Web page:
Why Hanging on to Your Goals May be Limiting Your LifeNone By Homaira Kabir
It’s that time of the year when many of us (60% by some accounts!) have already given up on our New Year’s goals. We respond to this apparent failure in different ways, most of which are variations of the shame and blame cycle. Rarely do we sit down and question the authenticity of our goals.
In a world where external pressures to be someone or do something begin in our very early years and come at us from all directions, often in very subtle ways, it’s not uncommon to set goals that are misaligned with who we are.
They are grounded in a view of how we “should” be, which means they tend to be rigid and absolute. We pursue them with the underlying motive to be accepted by others, and fail to notice signs that it may be time to let go. We remain oblivious to draining energy, to lack of joy, to obsessive behaviors. And we turn a deaf ear to other opportunities that knock on the door because we hear only that one tyrannical call.
We can open up to a much more joyful experience of goal pursuit by setting goals that conform to who we are, rather than desperately strive for those that twist us to fit externally ordained expectations. Who we are and how we move through the world are deeply connected, and when we project ourselves in a way that’s inauthentic, we run on precious little fuel and find scarce joy once we reach our destination.
If you’ve already given up on your resolution, and even if you didn’t set any, here’s a way to live that helps you build a life story you’ll be proud to call your own.
Ask Yourself: Who Do I Want to Be?
Begin with your heroes. Who are the people whose lives you admire? What are the values they espouse and why are these meaningful to you? Would you like to be one of their “tribe,” and how would you add value to it? What is the unique combination of the character strengths that mark your authenticity? And how does it change depending on the different roles you play in life? For authenticity is not singular by any means, a fact beautifully stated by humanist Walt Whitman when he said: "Do I contradict myself? Very well, then I contradict myself, I am large, I contain multitudes."
Ask Yourself: What Do I Want to Do?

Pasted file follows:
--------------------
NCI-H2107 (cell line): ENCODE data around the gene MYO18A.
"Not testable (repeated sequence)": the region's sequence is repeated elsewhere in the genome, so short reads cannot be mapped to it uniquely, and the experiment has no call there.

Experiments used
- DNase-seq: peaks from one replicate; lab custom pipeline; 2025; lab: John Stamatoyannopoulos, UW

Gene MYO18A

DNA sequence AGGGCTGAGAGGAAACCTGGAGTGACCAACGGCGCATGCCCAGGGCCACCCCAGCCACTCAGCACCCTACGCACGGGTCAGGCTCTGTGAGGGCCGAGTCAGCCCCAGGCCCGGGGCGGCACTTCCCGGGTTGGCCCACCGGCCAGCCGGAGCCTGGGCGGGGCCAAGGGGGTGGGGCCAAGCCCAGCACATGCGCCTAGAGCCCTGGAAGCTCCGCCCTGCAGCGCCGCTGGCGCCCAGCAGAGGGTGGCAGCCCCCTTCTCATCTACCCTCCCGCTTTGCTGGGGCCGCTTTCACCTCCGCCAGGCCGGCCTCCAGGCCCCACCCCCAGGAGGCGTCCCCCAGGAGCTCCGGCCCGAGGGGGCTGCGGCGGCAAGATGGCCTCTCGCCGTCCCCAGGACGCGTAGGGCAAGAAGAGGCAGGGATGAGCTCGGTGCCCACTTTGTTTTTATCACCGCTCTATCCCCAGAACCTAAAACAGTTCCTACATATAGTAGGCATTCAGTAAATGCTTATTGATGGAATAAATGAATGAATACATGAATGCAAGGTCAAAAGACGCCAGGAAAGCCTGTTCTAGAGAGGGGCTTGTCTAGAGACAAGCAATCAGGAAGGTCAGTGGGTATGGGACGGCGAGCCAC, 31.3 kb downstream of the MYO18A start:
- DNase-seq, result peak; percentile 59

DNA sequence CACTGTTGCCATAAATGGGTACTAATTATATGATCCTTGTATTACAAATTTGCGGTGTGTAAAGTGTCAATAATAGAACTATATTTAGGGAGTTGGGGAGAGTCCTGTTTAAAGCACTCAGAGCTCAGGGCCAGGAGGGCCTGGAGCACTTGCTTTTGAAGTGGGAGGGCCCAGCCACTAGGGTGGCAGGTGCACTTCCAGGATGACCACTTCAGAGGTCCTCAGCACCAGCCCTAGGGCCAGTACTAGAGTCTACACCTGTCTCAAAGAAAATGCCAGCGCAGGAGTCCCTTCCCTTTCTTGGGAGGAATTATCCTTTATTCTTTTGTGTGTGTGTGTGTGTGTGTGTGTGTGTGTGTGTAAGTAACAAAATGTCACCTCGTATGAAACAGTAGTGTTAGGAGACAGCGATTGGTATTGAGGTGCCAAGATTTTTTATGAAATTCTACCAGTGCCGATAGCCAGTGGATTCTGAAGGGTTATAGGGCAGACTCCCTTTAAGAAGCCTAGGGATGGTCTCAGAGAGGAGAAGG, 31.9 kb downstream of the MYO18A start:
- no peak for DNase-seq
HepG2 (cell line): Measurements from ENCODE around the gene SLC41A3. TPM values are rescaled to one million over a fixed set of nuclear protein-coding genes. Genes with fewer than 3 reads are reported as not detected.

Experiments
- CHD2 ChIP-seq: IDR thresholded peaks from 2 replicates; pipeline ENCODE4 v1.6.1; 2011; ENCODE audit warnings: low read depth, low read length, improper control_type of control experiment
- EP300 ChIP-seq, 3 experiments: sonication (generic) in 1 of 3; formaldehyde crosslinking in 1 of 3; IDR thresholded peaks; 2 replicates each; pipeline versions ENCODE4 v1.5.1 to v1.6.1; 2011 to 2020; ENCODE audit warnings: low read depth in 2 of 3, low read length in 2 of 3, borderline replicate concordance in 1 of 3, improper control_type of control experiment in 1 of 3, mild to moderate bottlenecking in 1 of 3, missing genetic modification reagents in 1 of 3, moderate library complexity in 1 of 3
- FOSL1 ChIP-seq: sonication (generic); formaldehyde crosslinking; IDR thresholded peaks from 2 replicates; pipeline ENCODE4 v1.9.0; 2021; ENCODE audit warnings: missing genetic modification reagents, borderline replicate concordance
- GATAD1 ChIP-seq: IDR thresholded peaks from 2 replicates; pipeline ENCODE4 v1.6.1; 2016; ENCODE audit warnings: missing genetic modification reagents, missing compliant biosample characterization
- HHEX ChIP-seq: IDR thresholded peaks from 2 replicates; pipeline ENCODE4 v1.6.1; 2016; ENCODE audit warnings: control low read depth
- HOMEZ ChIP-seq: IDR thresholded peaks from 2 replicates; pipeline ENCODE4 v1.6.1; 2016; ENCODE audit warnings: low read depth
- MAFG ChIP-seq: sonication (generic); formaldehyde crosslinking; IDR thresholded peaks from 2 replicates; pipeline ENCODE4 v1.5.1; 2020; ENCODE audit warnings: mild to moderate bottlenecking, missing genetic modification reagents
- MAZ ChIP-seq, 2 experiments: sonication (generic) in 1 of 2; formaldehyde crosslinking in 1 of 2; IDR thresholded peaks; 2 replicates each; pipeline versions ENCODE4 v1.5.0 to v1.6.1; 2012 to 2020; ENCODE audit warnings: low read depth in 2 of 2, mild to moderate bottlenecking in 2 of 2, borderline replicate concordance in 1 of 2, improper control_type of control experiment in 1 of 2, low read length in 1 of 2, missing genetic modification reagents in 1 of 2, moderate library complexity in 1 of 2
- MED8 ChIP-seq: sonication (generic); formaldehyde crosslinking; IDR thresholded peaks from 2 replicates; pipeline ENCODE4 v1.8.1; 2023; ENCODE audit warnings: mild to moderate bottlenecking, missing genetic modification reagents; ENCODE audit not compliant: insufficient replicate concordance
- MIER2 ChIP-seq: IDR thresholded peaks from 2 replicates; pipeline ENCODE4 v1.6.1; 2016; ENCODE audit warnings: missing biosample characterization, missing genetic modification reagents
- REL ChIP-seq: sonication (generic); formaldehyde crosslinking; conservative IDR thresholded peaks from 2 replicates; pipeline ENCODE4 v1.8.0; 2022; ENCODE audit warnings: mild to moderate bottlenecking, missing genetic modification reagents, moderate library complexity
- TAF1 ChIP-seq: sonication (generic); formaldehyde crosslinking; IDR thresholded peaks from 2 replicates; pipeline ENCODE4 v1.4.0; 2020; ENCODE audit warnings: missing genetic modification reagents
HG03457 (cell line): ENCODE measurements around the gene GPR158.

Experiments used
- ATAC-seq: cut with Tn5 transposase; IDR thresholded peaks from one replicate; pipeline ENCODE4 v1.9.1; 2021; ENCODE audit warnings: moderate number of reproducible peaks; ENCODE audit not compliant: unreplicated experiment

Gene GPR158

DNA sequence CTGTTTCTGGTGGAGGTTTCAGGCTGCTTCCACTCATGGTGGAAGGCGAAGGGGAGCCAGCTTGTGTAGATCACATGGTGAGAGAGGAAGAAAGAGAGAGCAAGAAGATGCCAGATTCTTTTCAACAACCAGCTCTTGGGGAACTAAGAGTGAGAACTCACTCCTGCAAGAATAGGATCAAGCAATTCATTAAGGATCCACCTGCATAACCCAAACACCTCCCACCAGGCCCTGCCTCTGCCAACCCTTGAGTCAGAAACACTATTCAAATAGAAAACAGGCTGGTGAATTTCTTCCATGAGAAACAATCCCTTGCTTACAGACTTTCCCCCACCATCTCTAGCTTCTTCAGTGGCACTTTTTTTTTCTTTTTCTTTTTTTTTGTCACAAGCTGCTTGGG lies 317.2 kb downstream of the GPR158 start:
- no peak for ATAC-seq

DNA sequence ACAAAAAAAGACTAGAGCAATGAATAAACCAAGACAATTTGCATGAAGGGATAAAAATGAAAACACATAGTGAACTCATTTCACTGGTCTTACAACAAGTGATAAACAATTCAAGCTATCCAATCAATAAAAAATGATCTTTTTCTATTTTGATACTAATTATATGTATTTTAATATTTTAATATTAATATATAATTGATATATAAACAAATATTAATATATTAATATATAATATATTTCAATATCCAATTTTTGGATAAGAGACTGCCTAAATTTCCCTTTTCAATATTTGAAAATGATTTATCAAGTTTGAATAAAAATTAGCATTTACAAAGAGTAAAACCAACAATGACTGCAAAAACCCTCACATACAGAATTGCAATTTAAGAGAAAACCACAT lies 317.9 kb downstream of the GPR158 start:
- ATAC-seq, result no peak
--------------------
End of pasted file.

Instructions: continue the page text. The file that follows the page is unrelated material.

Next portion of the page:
This is where goal-setting comes in. Identify a need out in the world and create a unique combination of your many facets so you can do your part in fulfilling that need. Think of the experiences you’ve had, the expertise you’ve gained, and the strengths that come naturally to you. Consider your goals one pathway among many on a journey towards the person you want to be. Obstacles such as expanding your skill set or building greater confidence are part of the journey. And insurmountable roadblocks are merely signs that you need to move flexibly to other goals that get you to your destination nonetheless.
Ask Yourself: How Will I Turn It into a Habit?
We often mix up goals and habits. In most cases, eating healthy or exercising are not purposeful goals that add value to who you are as a person. If they are, they don’t do justice to the difference you can make to the world. They are ways of life, or habits that need to be instilled towards your larger goals. Positive habits are our greatest ally in goal pursuit, because they bypass emotional resistance and free up energy to pursue our goals with gusto. And even if we need to change our goals (because external factors are sometimes beyond our locus of control), the habits we’ve built along the way have helped shape us into the person we want to be.
Author Hunter Thompson said: “Beware of looking for goals: look for a way of life.” If you struggle with goals, whether it’s in setting them, or letting go of them, begin with your life story in mind. When everything you do becomes aligned with the person you are and the person you want to be, goals become a means to an end, and not the end itself.
Homaira Kabir is a positive psychology coach and cognitive behavioral therapist. She offers courses and coaching to help women develop the self-confidence and inner strength to identify and achieve their biggest and boldest goals. You can take her free quiz on learning to grow authentic self-worth at her website.
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